Millions of Americans are now at risk of losing their Medicaid coverage, leaving them uninsured.

What You Need To Know

  • Medicaid is undergoing a review, which means that some people could lose their access

  • It's estimated that 14 million could lose coverage

  • Experts advise refiling if people get notified of a review

The process is called Medicaid unwinding, where changes to annual eligibility reviews resume at the end of continuous coverage. 

According to the Associated Press, as states begin checking everyone’s eligibility for the first time in three years, up to 14 million of the 84 million people currently on Medicaid could lose their coverage.

Local healthcare leaders estimate 900,000 Floridans are at risk of losing their Medicaid coverage. They say those who have been covered through the pandemic are now being notified of renewal in waves, which started April 1st.

At True Health, a local healthcare nonprofit that, they help people with their Medicaid paperwork while also providing medical services. Their regional director of operations, Jafet Rios, has worked in insurance enrollment for the last 10 years. He shared that many on Medicaid are now getting renewal notices in the mail with yellow stripes. He says that is a sign you could be at risk, and you need to file out paperwork to renew. He explained there are many reasons why someone may lose their eligibility.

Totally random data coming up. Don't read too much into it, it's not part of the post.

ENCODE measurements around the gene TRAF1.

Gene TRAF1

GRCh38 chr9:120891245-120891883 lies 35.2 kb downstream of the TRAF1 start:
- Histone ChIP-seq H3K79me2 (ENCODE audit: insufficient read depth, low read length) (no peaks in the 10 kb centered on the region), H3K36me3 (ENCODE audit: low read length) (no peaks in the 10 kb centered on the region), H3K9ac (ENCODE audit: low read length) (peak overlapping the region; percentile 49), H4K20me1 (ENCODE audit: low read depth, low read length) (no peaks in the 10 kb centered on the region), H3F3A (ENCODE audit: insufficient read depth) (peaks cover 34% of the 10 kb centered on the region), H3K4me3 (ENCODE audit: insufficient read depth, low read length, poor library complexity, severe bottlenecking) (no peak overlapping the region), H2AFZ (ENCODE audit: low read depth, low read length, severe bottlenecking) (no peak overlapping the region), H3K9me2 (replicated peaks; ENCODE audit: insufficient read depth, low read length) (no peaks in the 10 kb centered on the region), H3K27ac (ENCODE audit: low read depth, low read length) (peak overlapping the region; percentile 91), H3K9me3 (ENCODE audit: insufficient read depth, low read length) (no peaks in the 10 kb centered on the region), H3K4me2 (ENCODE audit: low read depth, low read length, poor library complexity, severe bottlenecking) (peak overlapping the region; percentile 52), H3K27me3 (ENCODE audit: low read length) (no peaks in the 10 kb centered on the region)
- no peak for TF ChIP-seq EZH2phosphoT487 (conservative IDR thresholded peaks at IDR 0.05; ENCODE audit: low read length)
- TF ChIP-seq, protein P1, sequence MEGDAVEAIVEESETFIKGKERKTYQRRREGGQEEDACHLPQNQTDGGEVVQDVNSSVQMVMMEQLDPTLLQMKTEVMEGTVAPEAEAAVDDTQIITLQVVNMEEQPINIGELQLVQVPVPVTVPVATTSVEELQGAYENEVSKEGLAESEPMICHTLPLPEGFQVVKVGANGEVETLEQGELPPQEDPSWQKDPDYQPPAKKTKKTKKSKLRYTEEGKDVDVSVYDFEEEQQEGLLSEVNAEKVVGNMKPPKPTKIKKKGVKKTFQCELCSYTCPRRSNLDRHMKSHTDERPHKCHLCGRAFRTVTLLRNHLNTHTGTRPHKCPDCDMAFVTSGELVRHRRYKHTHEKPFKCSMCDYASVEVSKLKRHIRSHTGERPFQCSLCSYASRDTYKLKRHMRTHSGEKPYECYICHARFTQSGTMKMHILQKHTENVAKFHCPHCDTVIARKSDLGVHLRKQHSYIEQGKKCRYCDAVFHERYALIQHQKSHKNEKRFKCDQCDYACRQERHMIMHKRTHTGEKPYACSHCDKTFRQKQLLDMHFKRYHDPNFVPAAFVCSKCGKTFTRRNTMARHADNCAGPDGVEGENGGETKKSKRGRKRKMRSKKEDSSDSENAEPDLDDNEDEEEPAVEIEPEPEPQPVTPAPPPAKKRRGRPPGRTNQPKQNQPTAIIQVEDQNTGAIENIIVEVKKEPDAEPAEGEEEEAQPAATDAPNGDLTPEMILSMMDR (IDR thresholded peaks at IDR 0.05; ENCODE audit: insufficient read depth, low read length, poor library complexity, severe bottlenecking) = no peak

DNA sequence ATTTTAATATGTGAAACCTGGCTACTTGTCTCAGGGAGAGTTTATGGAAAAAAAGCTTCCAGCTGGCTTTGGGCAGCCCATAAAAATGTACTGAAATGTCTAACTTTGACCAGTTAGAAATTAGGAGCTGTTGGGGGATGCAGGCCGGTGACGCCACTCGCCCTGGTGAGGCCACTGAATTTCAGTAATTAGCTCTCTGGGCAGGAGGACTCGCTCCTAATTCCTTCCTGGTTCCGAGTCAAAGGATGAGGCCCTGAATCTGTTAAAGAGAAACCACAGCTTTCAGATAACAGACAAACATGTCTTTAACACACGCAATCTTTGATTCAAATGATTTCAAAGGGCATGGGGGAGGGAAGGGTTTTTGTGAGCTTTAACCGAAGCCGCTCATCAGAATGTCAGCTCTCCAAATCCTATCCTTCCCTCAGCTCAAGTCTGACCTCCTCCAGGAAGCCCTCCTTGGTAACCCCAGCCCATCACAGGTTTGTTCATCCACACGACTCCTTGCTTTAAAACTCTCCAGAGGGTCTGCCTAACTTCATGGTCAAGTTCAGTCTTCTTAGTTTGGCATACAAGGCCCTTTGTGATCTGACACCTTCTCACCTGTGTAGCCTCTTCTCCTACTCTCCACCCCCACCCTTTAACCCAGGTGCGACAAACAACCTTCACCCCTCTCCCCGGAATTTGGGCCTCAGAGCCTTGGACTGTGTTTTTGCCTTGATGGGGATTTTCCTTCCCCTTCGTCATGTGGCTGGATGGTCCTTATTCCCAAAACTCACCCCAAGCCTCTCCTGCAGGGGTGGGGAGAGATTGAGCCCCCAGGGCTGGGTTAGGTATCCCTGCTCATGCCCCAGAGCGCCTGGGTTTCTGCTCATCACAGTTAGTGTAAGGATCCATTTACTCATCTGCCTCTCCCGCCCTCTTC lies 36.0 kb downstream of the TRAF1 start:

“One of the reasons may be income changes so for example during the pandemic at one point they may have lost their employment and at that time they were eligible to receive Medicaid but now they may have had a change in income and are no longer eligible for full medicaid,” said Rios. 

Rios explained that regardless of your situation, it is very important that you keep an eye out for a notice with a yellow stripe and you file for renewal. In the state of Florida there is the No Wrong Door policy, so if you apply for medicaid and you are no longer eligible, adults will be referred to the Federal Health Insurance Marketplace and the kids to Florida Kid Care.

Rios said he is worried that some people will wrongfully lose coverage and have less access to needed medical care. 

“What that means is less access to specialty care, less access to being able to have more favorable health outcomes and instead they are having to rely on our historically uninsured outcomes like emergency rooms and FQHCs,” he said.

To prevent this, True Health is working with anyone that needs assistance in filing. 

You can contact them at or 407-322-8645